Instead of a separation agreement, you can do a consent custody order to establish the custody.

No, custody can be set/established/agreed upon at anytime, and does not need to be before the divorce.

I am glad that we can help, but please do ensure that you have an attorney review anything you plan to sign. Thank you.

Janet L. Fritts
Attorney with Rosen Divorce
4101 Lake Boone Trail, Suite 500
Raleigh, North Carolina 27607
919.787.6668 main phone
919.256.1665 direct fax

10925 David Taylor Drive, Suite 100
Charlotte, North Carolina 28262
704.644.2831 main voice
704.307.4595 main fax

ROSENDIVORCE.COM

The response posted above is based upon the limited factual information made available and is not intended as a full and complete response to the question. The only reliable manner to obtain complete and adequate legal advice is to consult with an attorney, fully explain your situation, and allow the attorney sufficient opportunity to research the applicable law and facts required to render an accurate opinion. The basic information provided above is intended as a public service but a full discussion with an attorney should be undertaken before taking any action.


#5

My husband and I have been separated for 2 years, and I have some questions about filing for divorce and obtaining a child support order. We lived in NC during the course of our 5 year marriage, then I moved back home to Maryland during our separation, while he remained in NC. I recently (3 months) ago moved back to NC and don’t know where to start with the divorce proceedings. Questions:

1)I read that I must be a resident of Wake Co. for six months prior to filing for divorce. Are there any exceptions to this? i.e. I purchased a home here 3 months ago as a permanent primary residence. My soon-to-be-ex has remained in NC, although not in Wake Co.

  1. We do not have a legal separation, so the custody, visitation and child support for our 2 children has yet to be spelled out in writing. I would like to do this all at once with the divorce, if possible. If I must wait another 3 months to establish residency to file for the divorce, how do I go about getting a child support order now?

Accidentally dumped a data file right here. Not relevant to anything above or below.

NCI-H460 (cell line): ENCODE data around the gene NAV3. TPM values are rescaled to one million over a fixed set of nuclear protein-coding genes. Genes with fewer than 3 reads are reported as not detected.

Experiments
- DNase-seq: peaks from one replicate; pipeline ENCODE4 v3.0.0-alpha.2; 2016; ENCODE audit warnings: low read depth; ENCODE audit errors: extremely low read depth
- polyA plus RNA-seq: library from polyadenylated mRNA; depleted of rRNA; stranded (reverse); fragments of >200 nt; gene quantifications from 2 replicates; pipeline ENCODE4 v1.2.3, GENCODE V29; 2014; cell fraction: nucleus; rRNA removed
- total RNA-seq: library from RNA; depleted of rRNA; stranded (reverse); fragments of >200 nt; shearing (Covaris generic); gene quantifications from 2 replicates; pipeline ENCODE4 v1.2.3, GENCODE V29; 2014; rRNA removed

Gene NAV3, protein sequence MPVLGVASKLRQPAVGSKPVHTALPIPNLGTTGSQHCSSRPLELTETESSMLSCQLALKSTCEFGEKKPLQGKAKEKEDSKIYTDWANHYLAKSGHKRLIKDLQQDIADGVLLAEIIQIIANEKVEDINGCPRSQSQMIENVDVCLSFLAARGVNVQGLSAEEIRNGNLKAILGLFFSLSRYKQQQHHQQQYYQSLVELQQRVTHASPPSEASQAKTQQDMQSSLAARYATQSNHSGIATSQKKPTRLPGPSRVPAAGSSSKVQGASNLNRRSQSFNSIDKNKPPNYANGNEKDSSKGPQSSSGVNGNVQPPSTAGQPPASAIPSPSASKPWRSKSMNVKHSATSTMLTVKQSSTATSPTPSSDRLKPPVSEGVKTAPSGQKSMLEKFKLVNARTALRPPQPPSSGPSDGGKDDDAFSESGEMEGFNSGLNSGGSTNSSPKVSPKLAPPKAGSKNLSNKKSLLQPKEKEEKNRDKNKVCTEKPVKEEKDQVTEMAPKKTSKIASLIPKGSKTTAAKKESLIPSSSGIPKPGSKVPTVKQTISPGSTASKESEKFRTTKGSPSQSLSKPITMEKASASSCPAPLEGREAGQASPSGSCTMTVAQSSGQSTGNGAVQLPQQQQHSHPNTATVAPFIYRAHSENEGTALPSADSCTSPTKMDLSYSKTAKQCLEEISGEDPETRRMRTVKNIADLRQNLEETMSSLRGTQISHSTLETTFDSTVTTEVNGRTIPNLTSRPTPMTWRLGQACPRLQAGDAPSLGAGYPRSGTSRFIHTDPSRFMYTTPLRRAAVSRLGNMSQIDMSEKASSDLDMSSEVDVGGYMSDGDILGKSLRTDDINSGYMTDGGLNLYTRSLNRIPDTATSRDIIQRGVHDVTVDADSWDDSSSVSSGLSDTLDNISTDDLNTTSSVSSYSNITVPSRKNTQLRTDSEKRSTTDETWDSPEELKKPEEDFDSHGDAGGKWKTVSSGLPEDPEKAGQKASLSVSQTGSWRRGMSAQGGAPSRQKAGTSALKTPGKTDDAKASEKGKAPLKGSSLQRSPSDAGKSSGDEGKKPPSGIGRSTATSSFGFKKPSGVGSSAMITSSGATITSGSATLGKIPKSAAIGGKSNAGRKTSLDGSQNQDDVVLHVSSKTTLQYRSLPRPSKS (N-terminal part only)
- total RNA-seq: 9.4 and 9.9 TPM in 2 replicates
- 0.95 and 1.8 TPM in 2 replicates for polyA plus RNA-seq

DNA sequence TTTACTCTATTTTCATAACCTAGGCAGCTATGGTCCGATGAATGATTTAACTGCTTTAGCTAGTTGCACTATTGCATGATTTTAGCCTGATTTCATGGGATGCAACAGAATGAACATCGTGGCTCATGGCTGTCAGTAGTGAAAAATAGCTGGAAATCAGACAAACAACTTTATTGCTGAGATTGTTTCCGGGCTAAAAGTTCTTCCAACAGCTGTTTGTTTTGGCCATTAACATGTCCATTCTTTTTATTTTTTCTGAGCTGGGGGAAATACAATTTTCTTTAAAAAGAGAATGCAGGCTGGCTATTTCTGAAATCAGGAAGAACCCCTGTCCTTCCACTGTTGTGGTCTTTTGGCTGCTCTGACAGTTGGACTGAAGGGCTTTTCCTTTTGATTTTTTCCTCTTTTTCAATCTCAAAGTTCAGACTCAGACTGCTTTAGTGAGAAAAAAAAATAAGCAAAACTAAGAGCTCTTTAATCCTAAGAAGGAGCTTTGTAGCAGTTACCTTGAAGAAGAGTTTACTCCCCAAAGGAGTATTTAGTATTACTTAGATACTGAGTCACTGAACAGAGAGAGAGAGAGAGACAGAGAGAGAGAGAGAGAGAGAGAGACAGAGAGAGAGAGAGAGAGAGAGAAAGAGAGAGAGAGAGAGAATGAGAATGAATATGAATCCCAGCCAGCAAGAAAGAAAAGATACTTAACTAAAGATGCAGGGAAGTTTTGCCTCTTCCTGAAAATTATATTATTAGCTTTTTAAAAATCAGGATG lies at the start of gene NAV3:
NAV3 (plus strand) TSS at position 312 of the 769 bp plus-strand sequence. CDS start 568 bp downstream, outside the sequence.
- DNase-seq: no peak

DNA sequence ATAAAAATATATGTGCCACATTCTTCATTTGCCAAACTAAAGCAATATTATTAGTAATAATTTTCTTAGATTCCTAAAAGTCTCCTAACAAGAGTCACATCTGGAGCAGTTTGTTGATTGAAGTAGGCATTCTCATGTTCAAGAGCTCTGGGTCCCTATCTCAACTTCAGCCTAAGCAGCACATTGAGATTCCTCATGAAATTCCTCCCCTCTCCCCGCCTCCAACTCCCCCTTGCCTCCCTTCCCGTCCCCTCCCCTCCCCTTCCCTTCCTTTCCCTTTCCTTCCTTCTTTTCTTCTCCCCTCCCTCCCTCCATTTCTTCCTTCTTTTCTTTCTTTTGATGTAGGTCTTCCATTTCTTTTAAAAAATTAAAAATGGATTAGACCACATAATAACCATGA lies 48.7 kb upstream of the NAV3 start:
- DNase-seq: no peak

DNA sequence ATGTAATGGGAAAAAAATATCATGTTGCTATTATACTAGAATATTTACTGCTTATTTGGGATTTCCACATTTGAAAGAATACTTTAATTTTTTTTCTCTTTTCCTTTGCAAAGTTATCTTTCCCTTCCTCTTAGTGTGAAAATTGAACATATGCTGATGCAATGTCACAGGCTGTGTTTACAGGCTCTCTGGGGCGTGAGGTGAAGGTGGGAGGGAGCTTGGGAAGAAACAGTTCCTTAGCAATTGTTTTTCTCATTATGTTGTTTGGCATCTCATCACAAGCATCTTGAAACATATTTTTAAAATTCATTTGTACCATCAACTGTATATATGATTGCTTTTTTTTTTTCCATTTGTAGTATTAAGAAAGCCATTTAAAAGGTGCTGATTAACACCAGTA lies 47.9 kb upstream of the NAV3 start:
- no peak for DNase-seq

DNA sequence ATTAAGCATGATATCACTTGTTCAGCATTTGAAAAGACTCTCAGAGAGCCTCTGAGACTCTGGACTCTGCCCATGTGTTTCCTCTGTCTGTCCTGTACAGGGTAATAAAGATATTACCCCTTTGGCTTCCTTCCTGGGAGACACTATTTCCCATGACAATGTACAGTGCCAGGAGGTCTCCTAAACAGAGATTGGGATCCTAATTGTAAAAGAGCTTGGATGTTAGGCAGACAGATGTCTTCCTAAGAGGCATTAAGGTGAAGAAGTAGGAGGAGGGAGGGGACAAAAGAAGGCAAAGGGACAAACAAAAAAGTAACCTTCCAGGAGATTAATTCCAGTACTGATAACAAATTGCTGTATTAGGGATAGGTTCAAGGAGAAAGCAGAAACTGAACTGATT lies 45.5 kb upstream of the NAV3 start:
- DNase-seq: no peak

2. I have looked at the child support calculators to determine what his responsibility is, but how can I determine this without knowing what his income is? How do I get him to disclose this?

4)In spite of having a college degree and being a licensed therapist, my S-T-B ex is in the process of ‘starting his own business’. He has only worked various part-time odd jobs with many gaps in between jobs. This has gone on for almost 3 years. Is there such a thing as him being ordered to work full time in order to provide for his children? In other words, could child support end up being calculated based on whatever part-time job he has at the moment? His earning potential is greater than mine, but I provide 95% on the financial support for the children while he maintains that he doesn’t make enough money to support them. Do I have any legal recourse to make him ‘piss or get off the pot’ as far as his business is concerned?

  1. When we legally establish custody/ visitation schedules, can I spell out such things as what time the children must be returned home on school nights? If so, how is this enforced?

6)He agreed to the bare minimum in child support verbally when we separated. He also sent me a handwritten notarized letter agreeing to pay. In the 2+ years we have been separated, he has paid only a fraction of what he agreed to in this letter. Can he be held accountable for back child support based on this, since it was not court ordered?

I sincerely appreciate you taking the time to answer my questions. I was delighted to find this website, and the responses I read to other questions were very helpful. Thank you!